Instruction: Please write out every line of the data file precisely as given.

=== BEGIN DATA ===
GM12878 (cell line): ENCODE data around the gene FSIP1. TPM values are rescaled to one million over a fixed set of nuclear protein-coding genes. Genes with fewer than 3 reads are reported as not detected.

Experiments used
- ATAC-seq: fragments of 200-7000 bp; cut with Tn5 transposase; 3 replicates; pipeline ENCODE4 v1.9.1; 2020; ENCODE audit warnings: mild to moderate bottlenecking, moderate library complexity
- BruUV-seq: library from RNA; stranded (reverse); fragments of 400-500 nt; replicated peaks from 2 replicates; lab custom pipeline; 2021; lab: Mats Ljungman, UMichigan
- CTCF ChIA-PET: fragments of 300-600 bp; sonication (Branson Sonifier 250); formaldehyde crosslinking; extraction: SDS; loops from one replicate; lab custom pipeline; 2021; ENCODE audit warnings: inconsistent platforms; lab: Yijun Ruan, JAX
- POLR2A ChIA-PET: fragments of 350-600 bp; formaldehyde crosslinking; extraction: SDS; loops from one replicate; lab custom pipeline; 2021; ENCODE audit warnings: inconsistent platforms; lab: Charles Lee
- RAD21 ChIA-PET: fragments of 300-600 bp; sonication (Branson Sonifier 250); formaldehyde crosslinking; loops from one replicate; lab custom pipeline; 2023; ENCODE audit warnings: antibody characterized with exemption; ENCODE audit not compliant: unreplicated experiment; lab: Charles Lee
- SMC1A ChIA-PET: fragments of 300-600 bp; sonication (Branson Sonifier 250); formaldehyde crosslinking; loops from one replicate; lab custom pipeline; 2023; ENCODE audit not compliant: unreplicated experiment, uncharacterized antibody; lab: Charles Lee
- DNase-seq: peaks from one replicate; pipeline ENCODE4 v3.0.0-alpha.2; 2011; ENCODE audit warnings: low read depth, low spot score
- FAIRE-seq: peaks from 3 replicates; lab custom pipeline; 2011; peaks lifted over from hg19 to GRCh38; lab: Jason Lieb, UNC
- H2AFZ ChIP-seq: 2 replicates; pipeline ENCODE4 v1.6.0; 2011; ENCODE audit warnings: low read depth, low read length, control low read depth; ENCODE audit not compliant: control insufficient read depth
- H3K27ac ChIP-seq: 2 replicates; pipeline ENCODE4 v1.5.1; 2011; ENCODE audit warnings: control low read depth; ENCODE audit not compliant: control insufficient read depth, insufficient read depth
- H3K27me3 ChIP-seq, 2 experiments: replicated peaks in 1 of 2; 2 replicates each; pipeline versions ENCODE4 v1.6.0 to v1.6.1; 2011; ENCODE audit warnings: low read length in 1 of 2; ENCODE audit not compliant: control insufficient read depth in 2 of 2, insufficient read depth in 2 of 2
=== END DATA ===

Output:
GM12878 (cell line): ENCODE data around the gene FSIP1. TPM values are rescaled to one million over a fixed set of nuclear protein-coding genes. Genes with fewer than 3 reads are reported as not detected.

Experiments used
- ATAC-seq: fragments of 200-7000 bp; cut with Tn5 transposase; 3 replicates; pipeline ENCODE4 v1.9.1; 2020; ENCODE audit warnings: mild to moderate bottlenecking, moderate library complexity
- BruUV-seq: library from RNA; stranded (reverse); fragments of 400-500 nt; replicated peaks from 2 replicates; lab custom pipeline; 2021; lab: Mats Ljungman, UMichigan
- CTCF ChIA-PET: fragments of 300-600 bp; sonication (Branson Sonifier 250); formaldehyde crosslinking; extraction: SDS; loops from one replicate; lab custom pipeline; 2021; ENCODE audit warnings: inconsistent platforms; lab: Yijun Ruan, JAX
- POLR2A ChIA-PET: fragments of 350-600 bp; formaldehyde crosslinking; extraction: SDS; loops from one replicate; lab custom pipeline; 2021; ENCODE audit warnings: inconsistent platforms; lab: Charles Lee
- RAD21 ChIA-PET: fragments of 300-600 bp; sonication (Branson Sonifier 250); formaldehyde crosslinking; loops from one replicate; lab custom pipeline; 2023; ENCODE audit warnings: antibody characterized with exemption; ENCODE audit not compliant: unreplicated experiment; lab: Charles Lee
- SMC1A ChIA-PET: fragments of 300-600 bp; sonication (Branson Sonifier 250); formaldehyde crosslinking; loops from one replicate; lab custom pipeline; 2023; ENCODE audit not compliant: unreplicated experiment, uncharacterized antibody; lab: Charles Lee
- DNase-seq: peaks from one replicate; pipeline ENCODE4 v3.0.0-alpha.2; 2011; ENCODE audit warnings: low read depth, low spot score
- FAIRE-seq: peaks from 3 replicates; lab custom pipeline; 2011; peaks lifted over from hg19 to GRCh38; lab: Jason Lieb, UNC
- H2AFZ ChIP-seq: 2 replicates; pipeline ENCODE4 v1.6.0; 2011; ENCODE audit warnings: low read depth, low read length, control low read depth; ENCODE audit not compliant: control insufficient read depth
- H3K27ac ChIP-seq: 2 replicates; pipeline ENCODE4 v1.5.1; 2011; ENCODE audit warnings: control low read depth; ENCODE audit not compliant: control insufficient read depth, insufficient read depth
- H3K27me3 ChIP-seq, 2 experiments: replicated peaks in 1 of 2; 2 replicates each; pipeline versions ENCODE4 v1.6.0 to v1.6.1; 2011; ENCODE audit warnings: low read length in 1 of 2; ENCODE audit not compliant: control insufficient read depth in 2 of 2, insufficient read depth in 2 of 2